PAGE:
In this article, we address a major outstanding question of probabilistic Bayesian epistemology: how should a rational Bayesian agent update their beliefs upon learning an indicative conditional? A number of authors have recently contended that this question is fundamentally underdetermined by Bayesian norms, and hence that there is no single update procedure that rational agents are obliged to follow upon learning an indicative conditional. Here we resist this trend and argue that a core set of widely accepted Bayesian (...)
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  45. Cooperative Learning, Critical Thinking and Character. Techniques to Cultivate Ethical Deliberation.Nancy Matchett - 2009 - Public Integrity 12 (1).
    Effective ethics teaching and training must cultivate both the critical thinking skills and the character traits needed to deliberate effectively about ethical issues in personal and professional life. After highlighting some cognitive and motivational obstacles that stand in the way of this task, the article draws on educational research and the author's experience to demonstrate how cooperative learning techniques can be used to overcome them.
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  46. Learning through the Scientific Imagination.Fiora Salis - 2020 - Argumenta 6 (1):65-80.
    Theoretical models are widely held as sources of knowledge of reality. Imagination is vital to their development and to the generation of plausible hypotheses about reality. But how can imagination, which is typically held to be completely free, effectively instruct us about reality? In this paper I argue that the key to answering this question is in constrained uses of imagination. More specifically, I identify make-believe as the right notion of imagination at work in modelling. I propose the first overarching (...)
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  47. The Learning-Consciousness Connection.Jonathan Birch, Simona Ginsburg & Eva Jablonka - 2021 - Biology and Philosophy 36 (5):1-14.
    This is a response to the nine commentaries on our target article “Unlimited Associative Learning: A primer and some predictions”. Our responses are organized by theme rather than by author. We present a minimal functional architecture for Unlimited Associative Learning that aims to tie to together the list of capacities presented in the target article. We explain why we discount higher-order thought theories of consciousness. We respond to the criticism that we have overplayed the importance of learning (...)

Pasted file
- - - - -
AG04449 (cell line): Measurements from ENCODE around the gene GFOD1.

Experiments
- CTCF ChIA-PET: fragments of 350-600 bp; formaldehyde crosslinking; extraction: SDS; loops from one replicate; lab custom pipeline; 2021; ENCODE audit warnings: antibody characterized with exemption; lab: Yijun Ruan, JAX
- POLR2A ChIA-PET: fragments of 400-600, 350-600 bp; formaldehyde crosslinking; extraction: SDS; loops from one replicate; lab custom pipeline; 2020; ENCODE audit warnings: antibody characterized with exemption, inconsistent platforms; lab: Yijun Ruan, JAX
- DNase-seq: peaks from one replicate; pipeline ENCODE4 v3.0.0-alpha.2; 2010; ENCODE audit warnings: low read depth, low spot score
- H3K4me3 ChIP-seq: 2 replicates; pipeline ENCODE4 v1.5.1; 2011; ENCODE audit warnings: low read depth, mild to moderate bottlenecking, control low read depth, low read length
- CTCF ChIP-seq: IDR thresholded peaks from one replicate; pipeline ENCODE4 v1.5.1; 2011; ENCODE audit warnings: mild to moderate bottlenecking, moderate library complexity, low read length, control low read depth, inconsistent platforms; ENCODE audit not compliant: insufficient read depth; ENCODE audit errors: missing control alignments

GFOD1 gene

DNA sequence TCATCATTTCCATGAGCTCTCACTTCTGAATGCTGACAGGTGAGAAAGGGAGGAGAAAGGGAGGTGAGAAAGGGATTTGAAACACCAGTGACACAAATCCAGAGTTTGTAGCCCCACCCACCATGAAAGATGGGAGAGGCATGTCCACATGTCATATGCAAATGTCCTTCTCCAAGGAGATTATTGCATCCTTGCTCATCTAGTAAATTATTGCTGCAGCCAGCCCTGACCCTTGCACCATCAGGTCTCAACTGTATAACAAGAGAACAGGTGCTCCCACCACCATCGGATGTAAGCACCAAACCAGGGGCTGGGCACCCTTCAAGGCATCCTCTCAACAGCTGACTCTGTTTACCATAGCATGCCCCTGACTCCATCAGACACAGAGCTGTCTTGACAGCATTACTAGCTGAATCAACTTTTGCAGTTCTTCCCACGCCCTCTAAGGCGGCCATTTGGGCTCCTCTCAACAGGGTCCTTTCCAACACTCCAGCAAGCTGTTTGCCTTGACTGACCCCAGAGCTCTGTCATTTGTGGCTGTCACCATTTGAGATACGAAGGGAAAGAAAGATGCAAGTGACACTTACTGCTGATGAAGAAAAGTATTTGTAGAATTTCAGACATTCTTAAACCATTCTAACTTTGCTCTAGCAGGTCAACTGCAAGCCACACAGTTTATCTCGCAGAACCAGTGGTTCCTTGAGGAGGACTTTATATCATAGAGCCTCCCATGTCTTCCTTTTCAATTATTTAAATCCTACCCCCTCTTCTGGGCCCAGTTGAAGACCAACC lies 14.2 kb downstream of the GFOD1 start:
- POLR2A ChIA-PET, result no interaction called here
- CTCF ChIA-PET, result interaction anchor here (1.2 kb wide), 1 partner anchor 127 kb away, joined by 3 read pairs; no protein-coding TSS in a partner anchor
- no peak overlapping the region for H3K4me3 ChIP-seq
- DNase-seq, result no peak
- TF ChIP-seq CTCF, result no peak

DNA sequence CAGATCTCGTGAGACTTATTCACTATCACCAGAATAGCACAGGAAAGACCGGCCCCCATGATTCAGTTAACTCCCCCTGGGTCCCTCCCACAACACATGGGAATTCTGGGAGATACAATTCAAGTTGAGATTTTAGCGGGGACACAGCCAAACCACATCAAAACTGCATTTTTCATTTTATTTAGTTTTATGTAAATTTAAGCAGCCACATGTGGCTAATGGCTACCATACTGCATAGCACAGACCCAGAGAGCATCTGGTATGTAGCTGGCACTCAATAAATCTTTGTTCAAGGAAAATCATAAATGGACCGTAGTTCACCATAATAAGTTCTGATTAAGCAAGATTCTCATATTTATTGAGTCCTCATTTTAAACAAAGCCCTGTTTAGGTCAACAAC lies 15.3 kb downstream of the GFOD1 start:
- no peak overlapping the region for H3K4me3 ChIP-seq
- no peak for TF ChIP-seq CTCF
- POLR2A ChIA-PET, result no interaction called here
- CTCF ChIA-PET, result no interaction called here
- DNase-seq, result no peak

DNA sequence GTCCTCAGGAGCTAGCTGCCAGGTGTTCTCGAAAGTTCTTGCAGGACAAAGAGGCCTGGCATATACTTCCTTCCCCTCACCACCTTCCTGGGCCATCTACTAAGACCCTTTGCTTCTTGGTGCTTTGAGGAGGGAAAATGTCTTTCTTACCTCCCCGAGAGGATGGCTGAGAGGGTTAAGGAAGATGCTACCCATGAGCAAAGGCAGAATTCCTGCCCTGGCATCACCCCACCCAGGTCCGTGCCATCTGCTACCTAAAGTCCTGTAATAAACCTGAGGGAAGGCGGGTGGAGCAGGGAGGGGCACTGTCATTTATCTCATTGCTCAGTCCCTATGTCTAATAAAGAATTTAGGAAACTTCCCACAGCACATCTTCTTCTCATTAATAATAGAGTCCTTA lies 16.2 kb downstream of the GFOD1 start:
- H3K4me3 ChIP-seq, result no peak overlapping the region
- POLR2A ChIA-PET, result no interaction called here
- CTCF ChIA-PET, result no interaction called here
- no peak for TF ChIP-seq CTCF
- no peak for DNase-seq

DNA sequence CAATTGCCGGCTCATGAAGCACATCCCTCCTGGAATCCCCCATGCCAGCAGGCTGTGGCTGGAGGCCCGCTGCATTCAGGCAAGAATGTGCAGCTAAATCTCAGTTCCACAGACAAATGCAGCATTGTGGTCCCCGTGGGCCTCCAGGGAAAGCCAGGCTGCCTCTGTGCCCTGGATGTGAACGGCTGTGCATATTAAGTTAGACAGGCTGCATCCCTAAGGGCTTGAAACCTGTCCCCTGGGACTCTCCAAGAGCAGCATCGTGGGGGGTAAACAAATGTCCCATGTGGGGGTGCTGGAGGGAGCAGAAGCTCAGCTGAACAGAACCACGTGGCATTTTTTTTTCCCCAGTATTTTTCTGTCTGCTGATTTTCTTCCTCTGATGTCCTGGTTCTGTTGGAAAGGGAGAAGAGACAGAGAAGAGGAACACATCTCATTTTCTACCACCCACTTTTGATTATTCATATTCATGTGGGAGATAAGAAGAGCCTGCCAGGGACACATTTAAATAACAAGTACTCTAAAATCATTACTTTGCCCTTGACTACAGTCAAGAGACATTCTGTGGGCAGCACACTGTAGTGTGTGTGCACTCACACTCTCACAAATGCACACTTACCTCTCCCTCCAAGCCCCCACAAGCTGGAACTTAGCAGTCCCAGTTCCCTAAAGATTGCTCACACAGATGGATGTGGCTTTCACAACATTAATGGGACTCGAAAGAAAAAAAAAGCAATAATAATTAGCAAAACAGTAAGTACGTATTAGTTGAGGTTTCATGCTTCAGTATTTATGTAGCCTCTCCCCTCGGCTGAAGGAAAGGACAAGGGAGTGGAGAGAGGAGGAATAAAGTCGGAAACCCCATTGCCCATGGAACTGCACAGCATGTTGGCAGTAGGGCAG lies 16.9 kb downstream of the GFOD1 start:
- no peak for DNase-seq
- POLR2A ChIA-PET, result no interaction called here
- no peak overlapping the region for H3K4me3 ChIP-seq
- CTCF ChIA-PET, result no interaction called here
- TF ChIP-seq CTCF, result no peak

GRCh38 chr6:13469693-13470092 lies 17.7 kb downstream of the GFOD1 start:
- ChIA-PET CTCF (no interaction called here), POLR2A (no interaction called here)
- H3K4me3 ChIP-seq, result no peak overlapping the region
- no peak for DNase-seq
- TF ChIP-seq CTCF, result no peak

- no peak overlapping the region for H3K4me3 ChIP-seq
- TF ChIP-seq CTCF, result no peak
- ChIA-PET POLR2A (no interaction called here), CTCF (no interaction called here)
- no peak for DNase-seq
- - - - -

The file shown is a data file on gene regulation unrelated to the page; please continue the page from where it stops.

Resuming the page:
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  48. Mobile Learning: Essays on Philosophy, Psychology and Education.Kristóf Nyíri (ed.) - 2003 - Passagen Verlag.
    The changing conditions for the accumulation and transmission of knowledge in the age of multimedia networks make it inevitable that old philosophical problems become formulated in a new light. Above all, the problem of the unity of knowledge is once again a topical issue. The situation-dependent acquisition of knowledge that is made possible by mobile learning transcends the boundaries of traditional disciplines, linking the domains of text, diagram, and picture. Database integration and multimedia search become central problems in the (...)
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  49.  43
    Learning Models in the Transition Towards Complexity as a Challenge to Simplicity.Jefferson Alexander Moreno-Guaicha, Alexis Mena Zamora & Levis Zerpa Morloy - 2024 - Sophía: Colección de Filosofía de la Educación 1 (36):67-108.
    This research is motivated by the need to unravel the progression of learning models, which have been adapting to meet the demands of society in its constant dynamics of fluctuation and transformation. The aim of this work is to systematically examine the evolution of learning models, highlighting the paradigmatic changes that have favored the transition from traditional learning approaches to more innovative and transdisciplinary proposals. To achieve this, a bibliographic analysis is carried out, supported by the hermeneutic (...)
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  50. Learning and Business Incubation Processes and Their Impact on Improving the Performance of Business Incubators.Shehada Y. Rania, El Talla A. Suliman, J. Shobaki Mazen & Samy S. Abu-Naser - 2020 - International Journal of Academic Multidisciplinary Research (IJAMR) 4 (5):120-142.
    This study aimed to identify the learning and business incubation processes and their impact on developing the performance of business incubators in Gaza Strip, and the study relied on the descriptive analytical approach, and the study population consisted of all employees working in business incubators in Gaza Strip in addition to experts and consultants in incubators where their total number reached (62) individuals, and the researchers used the questionnaire as a main tool to collect data through the comprehensive survey (...)